“If you want to hear the gods laugh, tell them your plans.”
Okay, so perhaps it’s not as grand as Cicero, but we’re pretty sure we hear some giggles from on high.
Plan A: it’s going to be hot, so we’ll go to Jardin D’Acclimatation, a low key and kid-sized wooded amusement park where the kids can run around and play outside. Twist A: It’s going to be insanely hot (93 degrees), and there’s no way any Parisian that isn’t made out of raw baguette will be venturing out.
So we shift to Plan B: we’ll take the metro to the Louvre and instill some appreciation of the great masters in our kids. At least it’ll be indoors, and Jeremy wants to see old swords and battle axes. We get to the surprisingly uncrowded main entrance to discover that… unlike the other museums in Paris, which are closed on Monday, the Louvre is closed on Tuesday. And let’s see – today is, um, right.
Plan C: give up. This one seems hard to beat. We retreat to Sylvia’s place, plug the kids into their respective video ipods and ‘tendos, and hang out in the kitchen. We promise, through the headphone blare, that tomorrow will be better. The rest of the day passes in a fog.
Wednesday begins as the day before, with all good intentions of dragging the kids to the Louvre. D’s getting dropped off on the left Bank with Sylvia to get her once-every-four-years Parisian haircut, so my mother and I have the kids. It’s even hotter than yesterday, so fresh off the curb we head for the underground entrance. Which, depressingly, houses an upscale shopping mall. Even more depressingly, it houses a long unmoving line of people. The line traverses the length of the mall snakes out of view at the end of the hallway. In the direction of the Louvre’s main entrance. Sigh – perhaps not today, either.
Our plans are expiring quicker than goldfish after a school carnival, and we’ve long since given up naming them with individual letters. When the inevitable transpires, we just acknowledge their demise with a simple question: “Next?”
The Orangerie, full of impressionists, is next up to bat – it’s a ten minute trudge through the morning heat, but it’s open today, and surely it’ll be less crowded. Surely. We brave the trek, dodging the heat under rows of Louis IV’s beloved chestnuts and arrive, parched and beaten, legionnaires at the waterhole at last.
It is less crowded, in fact. Much less. Because, due to some strange aberrations in the way local time zones have been drawn (Monet must’ve bribed a cartographer somewhere along the line), the definition of “today” at the Orangerie means “some time much later this afternoon.” Next?
We’ve not given up yet – there’s still the Jeu de Paume, across the Tuleries. We rationalize: we’ve got to go that way anyway, so we’ve got nothing to lose. The kids aren’t complaining, but somewhere deep inside I know that when they read about Bataan in high school, they’ll raise their hands and say “Oh yeah? Well, when I was a kid…”
I’m taking turns carrying M & J as we cross the gravel walkway. It’s not as far as I’d thought, and we manage to stave off cannibalism. The Jeu du Paume is (er, will be) open in only eight minutes. We take a quick poll and decide that we’re willing to suffer the heat for those few minutes, just to have exposed the kids to some great French painting. It’s for the sake of art, for the sake of the children.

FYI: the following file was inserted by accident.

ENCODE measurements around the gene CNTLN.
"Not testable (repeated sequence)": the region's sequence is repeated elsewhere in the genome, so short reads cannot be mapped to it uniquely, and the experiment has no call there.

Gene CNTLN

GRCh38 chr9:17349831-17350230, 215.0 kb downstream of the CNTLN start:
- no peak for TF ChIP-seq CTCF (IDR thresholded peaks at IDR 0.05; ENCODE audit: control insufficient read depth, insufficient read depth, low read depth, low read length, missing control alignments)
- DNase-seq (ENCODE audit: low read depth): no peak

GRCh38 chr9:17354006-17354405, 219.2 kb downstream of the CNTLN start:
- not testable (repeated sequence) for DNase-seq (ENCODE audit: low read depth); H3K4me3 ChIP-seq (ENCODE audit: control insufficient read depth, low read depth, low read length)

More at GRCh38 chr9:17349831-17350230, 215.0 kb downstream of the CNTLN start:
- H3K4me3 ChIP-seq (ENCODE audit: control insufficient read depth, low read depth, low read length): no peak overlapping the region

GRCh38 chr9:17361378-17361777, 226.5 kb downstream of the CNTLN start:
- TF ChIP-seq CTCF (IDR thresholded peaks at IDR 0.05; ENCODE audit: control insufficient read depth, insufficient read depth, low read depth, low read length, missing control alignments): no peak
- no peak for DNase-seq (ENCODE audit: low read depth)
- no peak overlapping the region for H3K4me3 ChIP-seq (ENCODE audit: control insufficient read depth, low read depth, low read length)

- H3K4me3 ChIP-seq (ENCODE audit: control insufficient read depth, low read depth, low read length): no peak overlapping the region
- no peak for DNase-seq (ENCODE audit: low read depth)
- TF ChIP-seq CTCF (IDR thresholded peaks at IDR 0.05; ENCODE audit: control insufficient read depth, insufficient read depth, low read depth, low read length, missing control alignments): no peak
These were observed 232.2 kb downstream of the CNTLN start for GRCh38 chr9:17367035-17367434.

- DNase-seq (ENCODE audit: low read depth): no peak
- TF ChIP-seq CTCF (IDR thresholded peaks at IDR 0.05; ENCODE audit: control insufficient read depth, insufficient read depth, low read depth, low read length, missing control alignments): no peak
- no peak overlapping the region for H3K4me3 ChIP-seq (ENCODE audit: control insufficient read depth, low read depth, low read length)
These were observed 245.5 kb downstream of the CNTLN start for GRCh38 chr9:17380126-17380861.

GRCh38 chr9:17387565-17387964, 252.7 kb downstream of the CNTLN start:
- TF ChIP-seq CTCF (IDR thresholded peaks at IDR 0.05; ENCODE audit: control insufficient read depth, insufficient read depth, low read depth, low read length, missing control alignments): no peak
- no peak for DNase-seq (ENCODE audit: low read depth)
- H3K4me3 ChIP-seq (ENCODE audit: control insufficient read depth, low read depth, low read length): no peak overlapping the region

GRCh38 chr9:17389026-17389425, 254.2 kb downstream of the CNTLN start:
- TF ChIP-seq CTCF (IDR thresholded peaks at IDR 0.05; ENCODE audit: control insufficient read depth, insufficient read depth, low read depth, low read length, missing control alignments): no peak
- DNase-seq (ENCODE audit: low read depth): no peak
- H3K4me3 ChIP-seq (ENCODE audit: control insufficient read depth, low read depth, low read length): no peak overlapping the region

We’re out of clever games to entertain the kids. We’re out of energy. We’re almost out of water, but we’re on the verge of success, and that is sweet enough to sustain us. Five minutes, then two, then the casual but impeccably-dressed docent approaches from within and unlocks the double doors. We’re in!
I bolt to the ticket counter, and am second in line, behind a breathless young woman who has apparently traveled far to see the special exhibit now housed here. Special exhibit? Yes, the ticket seller explains to me. They’ve moved all the impressionists over to the Orangerie. What’s here then? Oh, the entire gallery is a Cindy Sherman retrospective: pictures of clowns. Next?
My mother’s phone rings. It’s Eduardo – he’s nearby, heading back to the house, and wants to know if we want a ride back. Within three minutes, we’re strapped into air conditioned luxury on our way back to Sylvia’s, having declared victory at having, um, “seen” the Louvre, Orangerie and Jeu de Paume in a single morning. We promise to clarify that we’d only seen them from the outside, if anyone really asks.
Finally, as late afternoon seeps in, we venture out again, for one last try at activity. Last time we were in Paris, we came across Citroen Park, a lovely maze of different theme gardens (the “black” garden, the “white” garden, the “metamorphosis” garden) with a large plaza at the center. The plaza had a series of fountains that were overrun by kids in swimsuits, and a series of “keep out of the fountains” signs that some people had used to hang their towels.
It was 4 p.m. and the car thermometer was registering 104 F, so we figured that the fountains were as good a shot as any. There was a chance they’d be closed, but we were pretty sure they wouldn’t have been pre-empted by an exhibit of clown photos.
Finally, success. Kids got to run amuck soaking themselves in physiologically-impossible ways, while the grownups hid in the shade of a giant greenhouse of red dust and rock (the “Australian” “garden”).
Caught the metro back, at pizza at our customary sidewalk cafe on the Champs Elysees, put the kids to bed, packed, and collapsed into a deep slumber.
That was yesterday. Today, now, we’re airborne again, somewhere over Bulgaria or Macedonia, 30 minutes from Istanbul. Are we ready for Turkey? Not a chance. But here we go…